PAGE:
An Ethics Resource Center report on generational differences in workplace ethics found that millennials—otherwise known as generation Y—are the most at-risk generation in today’s workplace. They are most likely to observe misconduct, feel pressure to compromise their standards and engage in risky or questionable behavior. Traditionally, an employee’s risk level has been determined by their department, function and position within a company, but the study suggests that employee age should be another criterion when evaluating risk and selecting preventative compliance measures.
According to the survey findings, there are specific personal characteristics that make younger workers unique. These create special considerations for selecting and deploying online training and technology to properly acclimate this generation to the workplace.
Millennials See Misconduct
Almost half of all millennials responded that they have observed misconduct in the workplace. This portion is likely so large because millennials have a high need for social interaction and a high level of engagement in company culture. This makes them more aware of and sensitive to their working environment, and thus more likely to notice potential violations by other employees.
Many of these young workers, however, are also more likely to turn a blind eye to the questionable actions of others. While some of this may be due to their lack of experience within the organizational hierarchy, it is a behavior worth noting when developing training plans.
How to Adjust Your Training: The format of the training courseware should incorporate these workers’ high need for social interaction and engagement. This means text-based PowerPoint slides are out and scenario-based training and interactive games are in. Millennials learn through the combination of relatable scenes and characters with voices, not by reading lengthy manuals. Further, the gamification of training establishes a two-way street during the learning process, since this generation thrives as active participants in learning, not just as passive listeners.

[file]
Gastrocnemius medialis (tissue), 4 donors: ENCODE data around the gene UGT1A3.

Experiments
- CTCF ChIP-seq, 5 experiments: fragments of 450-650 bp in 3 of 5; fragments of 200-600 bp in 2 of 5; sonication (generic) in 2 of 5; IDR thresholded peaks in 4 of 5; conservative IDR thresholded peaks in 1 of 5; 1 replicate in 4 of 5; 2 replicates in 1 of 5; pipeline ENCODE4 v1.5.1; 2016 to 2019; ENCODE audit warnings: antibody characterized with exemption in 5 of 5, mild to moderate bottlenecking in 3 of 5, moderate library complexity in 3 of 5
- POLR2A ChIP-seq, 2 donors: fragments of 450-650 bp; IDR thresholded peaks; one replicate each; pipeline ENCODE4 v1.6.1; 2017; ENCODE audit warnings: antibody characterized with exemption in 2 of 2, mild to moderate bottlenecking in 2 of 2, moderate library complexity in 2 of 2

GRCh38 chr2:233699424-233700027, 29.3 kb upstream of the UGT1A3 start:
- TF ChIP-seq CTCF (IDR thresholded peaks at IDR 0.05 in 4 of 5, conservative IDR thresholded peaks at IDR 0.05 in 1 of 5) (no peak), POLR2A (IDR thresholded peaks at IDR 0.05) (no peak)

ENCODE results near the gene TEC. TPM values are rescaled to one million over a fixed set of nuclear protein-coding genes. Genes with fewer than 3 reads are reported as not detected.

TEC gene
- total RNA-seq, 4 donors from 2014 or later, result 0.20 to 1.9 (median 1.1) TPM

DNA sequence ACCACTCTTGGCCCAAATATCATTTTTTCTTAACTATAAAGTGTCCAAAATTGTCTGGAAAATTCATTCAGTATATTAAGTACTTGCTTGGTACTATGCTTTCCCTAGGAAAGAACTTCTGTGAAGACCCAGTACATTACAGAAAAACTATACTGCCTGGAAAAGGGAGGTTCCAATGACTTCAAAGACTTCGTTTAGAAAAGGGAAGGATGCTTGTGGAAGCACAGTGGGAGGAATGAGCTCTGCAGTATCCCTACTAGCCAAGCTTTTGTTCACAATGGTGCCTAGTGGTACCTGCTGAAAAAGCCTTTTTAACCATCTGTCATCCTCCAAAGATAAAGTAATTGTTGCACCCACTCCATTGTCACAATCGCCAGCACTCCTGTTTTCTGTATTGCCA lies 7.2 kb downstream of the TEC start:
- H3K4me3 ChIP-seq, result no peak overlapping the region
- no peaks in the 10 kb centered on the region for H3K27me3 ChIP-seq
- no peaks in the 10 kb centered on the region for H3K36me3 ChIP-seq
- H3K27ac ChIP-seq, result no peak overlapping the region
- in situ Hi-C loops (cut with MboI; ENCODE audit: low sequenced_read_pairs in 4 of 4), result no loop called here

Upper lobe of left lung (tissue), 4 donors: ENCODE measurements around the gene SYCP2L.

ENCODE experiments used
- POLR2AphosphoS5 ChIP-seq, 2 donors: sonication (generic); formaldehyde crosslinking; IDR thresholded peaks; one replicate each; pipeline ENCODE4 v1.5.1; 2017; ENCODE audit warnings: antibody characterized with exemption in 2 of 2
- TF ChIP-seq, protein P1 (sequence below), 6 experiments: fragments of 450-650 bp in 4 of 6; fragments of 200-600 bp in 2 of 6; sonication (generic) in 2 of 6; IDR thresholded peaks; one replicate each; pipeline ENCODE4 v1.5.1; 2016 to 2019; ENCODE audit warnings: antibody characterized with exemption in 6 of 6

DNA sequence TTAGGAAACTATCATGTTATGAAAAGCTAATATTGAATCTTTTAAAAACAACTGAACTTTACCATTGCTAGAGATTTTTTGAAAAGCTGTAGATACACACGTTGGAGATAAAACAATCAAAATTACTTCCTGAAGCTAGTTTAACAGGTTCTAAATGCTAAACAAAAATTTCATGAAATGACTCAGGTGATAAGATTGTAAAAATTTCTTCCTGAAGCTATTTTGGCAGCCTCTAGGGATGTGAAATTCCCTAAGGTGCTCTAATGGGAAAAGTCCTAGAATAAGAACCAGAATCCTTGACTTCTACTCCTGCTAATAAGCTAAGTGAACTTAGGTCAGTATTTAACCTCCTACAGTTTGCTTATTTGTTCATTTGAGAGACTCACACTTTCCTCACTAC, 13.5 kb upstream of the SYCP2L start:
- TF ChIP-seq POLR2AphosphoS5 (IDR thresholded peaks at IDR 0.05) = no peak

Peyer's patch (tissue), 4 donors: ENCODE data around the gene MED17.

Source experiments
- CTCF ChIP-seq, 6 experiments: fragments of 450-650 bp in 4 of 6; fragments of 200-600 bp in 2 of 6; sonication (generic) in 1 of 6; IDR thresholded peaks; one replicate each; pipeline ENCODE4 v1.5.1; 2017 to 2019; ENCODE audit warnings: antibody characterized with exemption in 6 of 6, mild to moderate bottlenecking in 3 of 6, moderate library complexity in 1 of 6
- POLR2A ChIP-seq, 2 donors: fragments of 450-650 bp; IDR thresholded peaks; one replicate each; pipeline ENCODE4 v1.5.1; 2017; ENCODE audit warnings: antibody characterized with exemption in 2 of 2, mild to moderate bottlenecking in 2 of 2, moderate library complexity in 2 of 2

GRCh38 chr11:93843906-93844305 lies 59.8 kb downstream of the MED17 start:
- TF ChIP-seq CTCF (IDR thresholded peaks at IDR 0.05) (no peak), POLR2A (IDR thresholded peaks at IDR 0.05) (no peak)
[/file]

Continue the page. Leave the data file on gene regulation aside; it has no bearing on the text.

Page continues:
These methods are meant to optimize retention of policies, so employees are able to identify violations, understand the impact of threats posed to the company, and take action by reporting through the company’s hotline. Employees—millennials in particular—are a company’s first line of defense. Capturing their attention early can set the tone for how they will handle situations for the rest of their careers.
Millennials Are Not Innocent
Because they are most likely to feel pressure to compromise standards, millennials can also be bad actors themselves. Due to the inexperience of these younger workers, they may not yet have learned how to cope with stressful situations in their working environment. Further, the lack of job security in a weak economy may lead to a mentality of “the ends justify the means.” In fact, the survey indicates that one out of three millennials are willing to break rules if they think it will save their jobs.